Rivanna Trails Foundation

2023 Jan 18, Strategic Planning Meeting

timeline

4:00pm  15min Intro, Finding Lost Board Members
4:30pm  45min Single/Multi Track
5:15pm  45min Enabling Volunteers
6:00pm  60min Food and Off-topic Chat
7:00pm  45min Maintenance / Paid Staff
7:45pm  15min Wrap-up

Goals

Alignment on the board around big-picture direction.

A list of long-term action items with a realistic plan for how to achieve them.

Rivanna Trails foundation

The mission of the Rivanna Trails Foundation is to promote, create, and protect pathways, trails, and greenways in the Rivanna River Watershed that connect communities and people to one another and to nature. (2017)

ACTION ITEM: Define some different types of trails around the loop with photos. What is "too narrow". What is "too wide".

 

ACTION ITEM: Create a map with "mowable" sections by difficulty so we can discuss. Identify some low hanging fruit for fixing sections of trail that are below our standards. (note: Todd has some sort of document already that might be a good starting point)

  

ACTION ITEM: Make a list of everyone we need to connect with at city/county. Attach a board member to each person to make sure they have a point of contact and know about the RTF.

  

Incomplete Action Items from

2017 Strategic Meeting:

1. Single-track vs multitrack

As an organization, when do we support multi-use trails at the expense of single-track trails?

2. enabling volunteers

Volunteers currently do not lead projects or work parties and do not have access to the shed.

Proposing a new group, separate from Trail Adopters. "Trail Leaders".

3. maintenance priorities

Are we dropping the ball on maintenance? What can we change to make sure the trail is reliably accessible year-around?

Proposal to significantly increase fundraising in order to hire part-time staff?

1. Single Track vs shared use

 

2017: The RTF is focused on promoting and advocating for a Trail Network which includes multiple different types of trails where appropriate. When goals for footpath and greenway style trails are in conflict, RTF is in a good position to help arbitrate on a case-by-case basis.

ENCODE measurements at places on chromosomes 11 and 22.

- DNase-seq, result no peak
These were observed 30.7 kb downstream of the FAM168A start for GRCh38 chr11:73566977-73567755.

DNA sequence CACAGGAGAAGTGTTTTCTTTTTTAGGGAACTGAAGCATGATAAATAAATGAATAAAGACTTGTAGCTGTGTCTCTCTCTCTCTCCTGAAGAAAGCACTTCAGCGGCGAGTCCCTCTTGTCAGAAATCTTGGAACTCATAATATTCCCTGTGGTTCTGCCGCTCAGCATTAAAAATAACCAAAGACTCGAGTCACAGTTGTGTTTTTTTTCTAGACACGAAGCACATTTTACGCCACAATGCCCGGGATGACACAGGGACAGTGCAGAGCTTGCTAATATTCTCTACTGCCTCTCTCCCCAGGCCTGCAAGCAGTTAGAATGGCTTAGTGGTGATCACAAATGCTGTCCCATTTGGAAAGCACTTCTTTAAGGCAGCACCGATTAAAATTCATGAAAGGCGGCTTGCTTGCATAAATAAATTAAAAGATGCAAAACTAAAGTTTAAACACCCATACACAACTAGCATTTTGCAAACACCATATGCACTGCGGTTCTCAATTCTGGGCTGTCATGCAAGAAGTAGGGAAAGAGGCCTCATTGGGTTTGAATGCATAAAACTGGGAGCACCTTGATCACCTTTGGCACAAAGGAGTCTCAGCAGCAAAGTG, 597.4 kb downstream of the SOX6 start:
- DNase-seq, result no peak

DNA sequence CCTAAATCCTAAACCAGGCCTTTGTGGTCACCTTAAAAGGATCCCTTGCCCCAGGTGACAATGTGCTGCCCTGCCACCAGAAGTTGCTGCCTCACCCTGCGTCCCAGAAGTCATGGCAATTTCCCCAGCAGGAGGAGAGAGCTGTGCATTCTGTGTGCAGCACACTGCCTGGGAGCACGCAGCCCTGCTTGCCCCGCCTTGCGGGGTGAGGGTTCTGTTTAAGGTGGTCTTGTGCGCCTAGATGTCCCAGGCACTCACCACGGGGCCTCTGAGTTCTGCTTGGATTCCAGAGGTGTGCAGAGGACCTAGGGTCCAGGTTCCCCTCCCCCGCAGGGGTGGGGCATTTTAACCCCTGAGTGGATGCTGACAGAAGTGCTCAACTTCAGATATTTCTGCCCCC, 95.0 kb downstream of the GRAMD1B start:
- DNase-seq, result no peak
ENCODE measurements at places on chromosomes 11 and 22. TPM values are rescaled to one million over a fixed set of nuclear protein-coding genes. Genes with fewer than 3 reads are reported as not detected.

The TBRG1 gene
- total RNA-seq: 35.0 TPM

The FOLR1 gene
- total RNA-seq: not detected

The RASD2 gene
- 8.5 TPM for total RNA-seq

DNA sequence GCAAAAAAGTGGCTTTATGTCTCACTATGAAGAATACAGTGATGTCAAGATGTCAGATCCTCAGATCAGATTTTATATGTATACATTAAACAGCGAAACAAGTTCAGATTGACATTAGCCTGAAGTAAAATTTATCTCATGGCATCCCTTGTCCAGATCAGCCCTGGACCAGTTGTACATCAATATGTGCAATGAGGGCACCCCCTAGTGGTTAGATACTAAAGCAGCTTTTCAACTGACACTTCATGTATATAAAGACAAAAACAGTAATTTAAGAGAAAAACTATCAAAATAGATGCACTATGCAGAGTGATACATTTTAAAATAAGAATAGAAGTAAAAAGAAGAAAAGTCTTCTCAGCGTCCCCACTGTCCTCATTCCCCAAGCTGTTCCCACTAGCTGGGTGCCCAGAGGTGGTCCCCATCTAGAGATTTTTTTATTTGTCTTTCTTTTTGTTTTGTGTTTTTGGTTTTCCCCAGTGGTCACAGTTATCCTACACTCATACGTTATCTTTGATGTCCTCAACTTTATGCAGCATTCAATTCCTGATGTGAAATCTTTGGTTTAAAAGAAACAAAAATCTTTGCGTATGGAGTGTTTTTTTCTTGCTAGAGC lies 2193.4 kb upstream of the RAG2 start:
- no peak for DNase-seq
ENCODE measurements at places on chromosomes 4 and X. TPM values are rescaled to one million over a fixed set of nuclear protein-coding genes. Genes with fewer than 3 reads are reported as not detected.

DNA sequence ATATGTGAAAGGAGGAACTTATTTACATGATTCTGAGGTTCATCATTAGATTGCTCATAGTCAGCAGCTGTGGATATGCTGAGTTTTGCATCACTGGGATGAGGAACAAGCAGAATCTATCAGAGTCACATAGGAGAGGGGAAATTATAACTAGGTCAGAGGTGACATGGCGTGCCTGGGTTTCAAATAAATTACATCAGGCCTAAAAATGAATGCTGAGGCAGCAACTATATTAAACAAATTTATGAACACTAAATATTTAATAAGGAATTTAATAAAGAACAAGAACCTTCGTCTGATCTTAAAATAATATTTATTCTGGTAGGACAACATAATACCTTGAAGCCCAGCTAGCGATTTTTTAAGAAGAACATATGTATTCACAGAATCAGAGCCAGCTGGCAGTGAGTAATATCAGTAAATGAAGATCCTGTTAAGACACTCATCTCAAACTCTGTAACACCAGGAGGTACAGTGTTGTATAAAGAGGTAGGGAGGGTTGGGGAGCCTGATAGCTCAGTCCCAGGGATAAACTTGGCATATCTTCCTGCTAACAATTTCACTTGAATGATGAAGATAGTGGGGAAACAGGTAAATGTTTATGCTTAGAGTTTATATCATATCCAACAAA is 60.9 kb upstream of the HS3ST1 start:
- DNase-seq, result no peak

RTF supports and advocates for "braided" footpath and greenway trails whenever possible, running roughly in parallel.

Q: Do we / should we have any formal preference for "rustic trails" over paved shared-use paths?

 

Q: As an organization, when do we support multi-use trails at the expense of single-track trails?

2009

Initially adopting Appalachian Trail standards, the Rivanna Trail loop was formed primarily as a rustic pedestrian path that emphasized natural routes where possible and the preservation of flora and fauna. Over the years, especially during the latter half of the 2000s, the RTF recognized a large unmet need in our region for multiple use paths that could be used by walkers as well as people with disabilities, children in strollers, and bicyclists. Moreover, although the original Rivanna Trail was formed with recreational use in mind, it became clear that trail corridors such as the Rivanna Trail loop could serve the growing demand for commuter trails and links between neighborhoods and recreational facilities. The RTF is in a unique position to advocate for and foster the development of this broader view of trails. Thus, while retaining our roots in the tradition of the rustic footpaths and continuing to favor their presence in most cases, we are now also embracing and promoting the development of corridors that may include multiple use trails where appropriate.

2. enabling volunteers

  

Volunteers currently cannot lead projects or work parties and do not have access to the shed.

 

Trail Adopters: Adopt a section of the Rivanna Trail. Trail Adopters walk their section periodically, clip vines and roses, mow grass, pick up branches, make minor repairs, and generally keep the trail open.

 

Proposing a new group: Trail Leaders

This group would have access to the shed and be on a new e-mail list (rtf-trails@?) for discussing projects.

Requests from groups for off-schedule work days would go to this group, and a Trail Leader would be able to lead that work if available.

Other projects would include grant writing, photos, design, booths, etc.

2. enabling volunteers

  

Q: Does this actually get volunteers more involved, or just create management headaches?

 

Q: Would this be better as a "non-RTF" group, e.g. combining across CAMBC/RTF?

 

Q: Assuming we like this idea, what training and onboarding would be needed for new Trail Leaders? Semi-regular "Training" / attend a certain number of work days? Other qualifications?

 

 

3. maintenance Priorities

 

  • Are we dropping the ball on maintenance? When / why does this happen?
     
  • Trail Adopters don't give reliable/regular feedback on how their section of trail is doing.
     
  • We voted to pay for mowing, but got bogged down in debate over what sections to mow and it never happened.
     
  • What kind of funding would be needed to hire a part-time staffer who could help us keep on top of all the maintenance management?

2023 RTF Strategic Planning

By Michael Holroyd

2023 RTF Strategic Planning

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